The AFP struck a major blow just weeks ago by killing senior Islamic State leader Salahuddin Hassan during a raid in Talayan. It is also likely that notorious Abu Sayyaf leader Hatib Hajan Sawadjaan was killed in clashes with troops last year, but no body has been recovered and his fate remains unclear.

Building livelihoods

Governance and security are the immediate priorities for the BTA, but securing a long-term peace will be impossible without economic growth and prosperity in the BARMM. It is crucial that voters see progress and opportunity to prevent a slide back toward conflict. The BARMM’s economy was hit hard by the COVID-19 pandemic, with growth falling by 1.9% in 2020, yet the impact was lower than at the national level with the Philippines as a whole seeing a drop of 9.6%. The BTA is pinning its hopes on a rebound, with Chief Minister Ebrahim declaring the region “open for business” and calling on rich Islamic nations such as Turkey, Saudi Arabia, and Malaysia to invest in the BARMM.

The region has huge potential for growth in areas like Halal products and Islamic banking, and can also count on agriculture and natural resources for revenue. Entrepreneurship is reported to be on the rise, but amidst all this the key will be securing livelihoods for ex-combatants and supporters of the Moro separatist struggle. Not all BIAF fighters supported the delay to the BARMM elections, and some have complained of “technocrats” receiving benefits in power while ex-rebels lack job security. That remains the big question facing the MILF leadership: how to ensure the transition from guerilla warfare to civilian life also works for rank-and-file fighters. They now have until 2025 to figure it out.

A version of this article is also published on Geopolitical Monitor.

Delays to Rebuilding Marawi Threaten a Fragile Peace in the Bangsamoro

Three years after the siege, more than 120,000 residents of Marawi remain displaced across the provinces of Lanao del Norte and Lanao del Sur. (Image Source: Philippine Information Agency)

Three years ago, the siege of Marawi was in full-swing. A failed attempt by Philippine troops to capture Abu Sayyaf leader Isnilon Hapilon, on 23 May 2017, had prompted a militant uprising which would last until October. Armed Forces of the Philippines (AFP) soldiers were pitted against ISIS-affiliated jihadis led by Hapilon and his co-conspirators – the Maute brothers – in fierce street-to-street urban warfare.

By the time the battles ended, 1,200 – including 920 militants and 168 AFP soldiers – had been killed. 350,000 residents had fled their homes, unable to return to a city left in a state of ruin. Near-daily IED blasts and government airstrikes had flattened the central Banggolo district, where AFP bomb-disposal experts have since been working to clear debris and safely locate and detonate unexploded ordnance.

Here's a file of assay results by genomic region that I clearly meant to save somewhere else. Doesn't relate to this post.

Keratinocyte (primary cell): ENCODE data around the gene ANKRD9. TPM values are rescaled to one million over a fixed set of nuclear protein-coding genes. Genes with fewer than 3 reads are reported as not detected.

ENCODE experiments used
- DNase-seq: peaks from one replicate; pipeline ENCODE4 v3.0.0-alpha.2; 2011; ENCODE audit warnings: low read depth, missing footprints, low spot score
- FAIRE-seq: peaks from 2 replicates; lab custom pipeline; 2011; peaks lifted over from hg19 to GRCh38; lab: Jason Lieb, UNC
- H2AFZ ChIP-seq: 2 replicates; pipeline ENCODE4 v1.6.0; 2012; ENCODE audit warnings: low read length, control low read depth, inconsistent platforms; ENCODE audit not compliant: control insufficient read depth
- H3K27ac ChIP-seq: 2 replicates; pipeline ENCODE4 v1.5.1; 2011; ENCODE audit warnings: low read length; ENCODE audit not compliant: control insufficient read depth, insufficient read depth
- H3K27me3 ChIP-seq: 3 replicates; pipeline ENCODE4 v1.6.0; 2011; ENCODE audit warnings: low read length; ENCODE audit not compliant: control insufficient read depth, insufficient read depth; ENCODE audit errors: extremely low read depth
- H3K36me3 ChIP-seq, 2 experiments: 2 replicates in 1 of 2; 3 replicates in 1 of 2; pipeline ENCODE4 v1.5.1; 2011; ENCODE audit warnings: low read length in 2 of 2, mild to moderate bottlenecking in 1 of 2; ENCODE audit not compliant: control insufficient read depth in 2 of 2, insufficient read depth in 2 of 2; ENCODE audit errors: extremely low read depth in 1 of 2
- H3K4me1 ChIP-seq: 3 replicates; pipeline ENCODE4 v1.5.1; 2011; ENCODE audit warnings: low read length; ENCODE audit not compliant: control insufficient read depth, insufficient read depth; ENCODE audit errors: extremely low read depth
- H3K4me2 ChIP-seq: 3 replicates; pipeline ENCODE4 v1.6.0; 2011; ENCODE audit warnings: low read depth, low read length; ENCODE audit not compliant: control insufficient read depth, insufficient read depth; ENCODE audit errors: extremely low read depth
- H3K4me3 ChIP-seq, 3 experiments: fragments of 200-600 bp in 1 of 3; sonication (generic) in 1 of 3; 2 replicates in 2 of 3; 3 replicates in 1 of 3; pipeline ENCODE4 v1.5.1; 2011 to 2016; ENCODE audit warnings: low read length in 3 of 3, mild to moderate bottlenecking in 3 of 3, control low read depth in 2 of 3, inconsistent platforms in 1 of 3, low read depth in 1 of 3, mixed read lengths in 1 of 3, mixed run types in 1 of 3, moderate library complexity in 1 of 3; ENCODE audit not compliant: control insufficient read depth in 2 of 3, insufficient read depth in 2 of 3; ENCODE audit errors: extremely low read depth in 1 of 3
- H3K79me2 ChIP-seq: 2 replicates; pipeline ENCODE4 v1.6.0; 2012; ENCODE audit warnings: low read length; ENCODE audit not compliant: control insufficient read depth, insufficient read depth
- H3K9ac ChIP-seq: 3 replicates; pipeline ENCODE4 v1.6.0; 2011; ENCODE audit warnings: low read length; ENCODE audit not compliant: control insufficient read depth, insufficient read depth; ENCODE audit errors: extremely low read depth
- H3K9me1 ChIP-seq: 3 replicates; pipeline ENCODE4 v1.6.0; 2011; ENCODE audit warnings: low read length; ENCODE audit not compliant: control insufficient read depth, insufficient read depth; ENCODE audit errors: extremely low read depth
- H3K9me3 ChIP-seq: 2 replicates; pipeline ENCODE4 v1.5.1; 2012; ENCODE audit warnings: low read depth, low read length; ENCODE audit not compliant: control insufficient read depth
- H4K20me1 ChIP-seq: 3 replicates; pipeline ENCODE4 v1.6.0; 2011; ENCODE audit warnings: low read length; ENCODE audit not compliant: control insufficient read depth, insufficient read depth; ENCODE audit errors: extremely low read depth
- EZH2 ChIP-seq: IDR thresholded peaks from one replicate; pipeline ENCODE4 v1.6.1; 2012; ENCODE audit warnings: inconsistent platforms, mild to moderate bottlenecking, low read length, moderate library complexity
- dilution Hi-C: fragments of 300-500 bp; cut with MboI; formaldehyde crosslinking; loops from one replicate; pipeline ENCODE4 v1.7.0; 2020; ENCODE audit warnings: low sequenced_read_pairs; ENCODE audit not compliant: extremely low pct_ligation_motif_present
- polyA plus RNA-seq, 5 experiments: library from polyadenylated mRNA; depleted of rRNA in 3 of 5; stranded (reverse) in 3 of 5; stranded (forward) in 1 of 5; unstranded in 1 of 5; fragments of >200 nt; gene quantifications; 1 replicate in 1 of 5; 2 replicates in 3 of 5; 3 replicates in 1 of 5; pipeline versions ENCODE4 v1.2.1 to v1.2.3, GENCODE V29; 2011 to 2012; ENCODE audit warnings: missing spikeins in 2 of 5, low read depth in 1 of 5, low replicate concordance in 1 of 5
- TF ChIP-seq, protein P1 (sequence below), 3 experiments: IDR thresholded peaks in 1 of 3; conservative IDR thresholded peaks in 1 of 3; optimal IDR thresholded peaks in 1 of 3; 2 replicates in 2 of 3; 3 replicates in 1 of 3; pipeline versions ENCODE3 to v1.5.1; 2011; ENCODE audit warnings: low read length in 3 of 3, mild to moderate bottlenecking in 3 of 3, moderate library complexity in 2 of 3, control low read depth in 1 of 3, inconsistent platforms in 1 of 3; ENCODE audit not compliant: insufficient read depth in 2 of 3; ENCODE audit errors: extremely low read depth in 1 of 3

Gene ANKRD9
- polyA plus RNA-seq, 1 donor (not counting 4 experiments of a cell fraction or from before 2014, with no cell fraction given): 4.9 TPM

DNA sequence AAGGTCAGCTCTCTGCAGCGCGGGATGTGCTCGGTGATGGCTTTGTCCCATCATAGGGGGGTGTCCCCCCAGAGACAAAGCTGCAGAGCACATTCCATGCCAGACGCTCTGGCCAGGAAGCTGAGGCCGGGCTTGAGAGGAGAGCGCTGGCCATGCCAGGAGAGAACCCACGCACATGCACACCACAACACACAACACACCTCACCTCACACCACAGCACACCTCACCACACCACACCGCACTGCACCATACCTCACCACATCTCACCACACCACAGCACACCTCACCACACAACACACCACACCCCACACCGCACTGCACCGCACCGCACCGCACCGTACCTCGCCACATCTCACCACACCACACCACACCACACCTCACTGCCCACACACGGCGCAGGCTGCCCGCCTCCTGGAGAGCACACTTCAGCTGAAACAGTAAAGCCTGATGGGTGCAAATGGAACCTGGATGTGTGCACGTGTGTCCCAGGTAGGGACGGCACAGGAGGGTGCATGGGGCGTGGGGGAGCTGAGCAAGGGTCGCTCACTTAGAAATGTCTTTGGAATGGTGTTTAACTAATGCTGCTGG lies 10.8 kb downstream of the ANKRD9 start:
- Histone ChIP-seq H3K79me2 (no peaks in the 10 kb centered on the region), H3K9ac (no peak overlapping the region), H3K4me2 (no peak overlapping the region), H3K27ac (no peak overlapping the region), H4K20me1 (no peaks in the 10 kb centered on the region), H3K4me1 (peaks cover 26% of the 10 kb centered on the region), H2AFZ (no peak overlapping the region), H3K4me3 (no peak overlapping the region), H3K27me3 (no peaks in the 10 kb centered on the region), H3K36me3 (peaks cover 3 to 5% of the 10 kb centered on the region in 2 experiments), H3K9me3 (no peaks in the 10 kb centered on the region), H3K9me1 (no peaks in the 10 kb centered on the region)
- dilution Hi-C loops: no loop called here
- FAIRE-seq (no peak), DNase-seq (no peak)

The last-known bomb was destroyed in October. Yet construction work has been slow to pick-up pace, even as 126,000 evacuees still reside in transitory shelters or with relatives across the Lanao provinces. Rebuilding Marawi, known as the ‘Islamic city’ with its symbolic Grand Mosque and majority-Maranao Muslim population, will be key to peace in a region afflicted by separatist conflict since the mid-1970s.

Last year, a peace accord was finalized between Manila and the region’s largest rebel group, the Moro Islamic Liberation Front (MILF), ending hostilities and forging a new Bangsamoro Autonomous Region in Muslim Mindanao (BARMM). The inauguration of the region last March signalled the arrival of self-governance, and a chance to address the grievances of western Mindanao’s Moro Muslim population.

Since then, violence perpetrated by the ISIS-aligned groups whom laid siege to Marawi has dwindled. Yet amid the perceived slow pace of reconstruction, further delayed by the COVID-19 pandemic, local frustrations are rising. A ‘growing sense of despair’ fuelled by a ‘lack of urgency’ in rebuilding the city is now raising fears of a fertile recruitment pool for jihadi groups intent on spoiling the peace process.

Reconstruction efforts directed by Manila

Manila has dismissed such criticism. In the aftermath of the siege, President Rodrigo Duterte created Task Force Bangon Marawi (TFBM), headed by Housing Secretary and former AFP general Eduardo del Rosario, to oversee rehabilitation efforts. A lengthy operation to clear unexploded ordnance from the former ‘Main Battle Area’ got underway in 2018 and was completed late last year, paving the way for the reconstruction of the worst-hit Banggolo district. The area was the city’s bustling commercial hub.

But from the start, plans have faltered. The initial plan, to give the entire task of rebuilding Marawi to a Chinese-led consortium, collapsed amid a political tussle over future visions for the city. Instead, the work was split into multiple projects, with government departments responsible for public works and highways, energy, health and education to award separate contracts to firms to build roads, electricity infrastructure, communications networks and drainage systems, as well as new hospitals and schools.

The role of TFBM to co-ordinate the projects within an overarching plan is inevitably a mammoth task. The task force aims to fully rebuild all public infrastructure and utilities by late-2021 before residents are permitted to return to Banggolo; although in some areas people have been able to start repairing damaged homes. Residents must obtain a building permit, by providing proof-of-ownership alongside a design plan, yet many are concerned that in undocumented cases their homes might be demolished.

COVID-19 setback compounds past delays

The government-led rebuilding of Banggolo looked set to pick-up pace earlier this year, but movement restrictions imposed to contain COVID-19 have delayed work by several months. From 20 March, cities and provinces in the BARMM began to be placed under ‘enhanced community quarantine’, before the whole region transitioned to ‘general community quarantine’ on 1 May. Yet lockdown measures were eased on 16 May after the BARMM was declared ‘low-risk’. The BARMM has seen 100 cases and four deaths from COVID-19 – far fewer than other parts of the Philippines, despite its weak health system.

Bombing of Marawi City
The five-month siege, in 2017, destroyed the central Banggolo district, which witnessed airstrikes and daily gun battles between AFP troops and ISIS-linked militants. (Image Source: Mark Jhomel)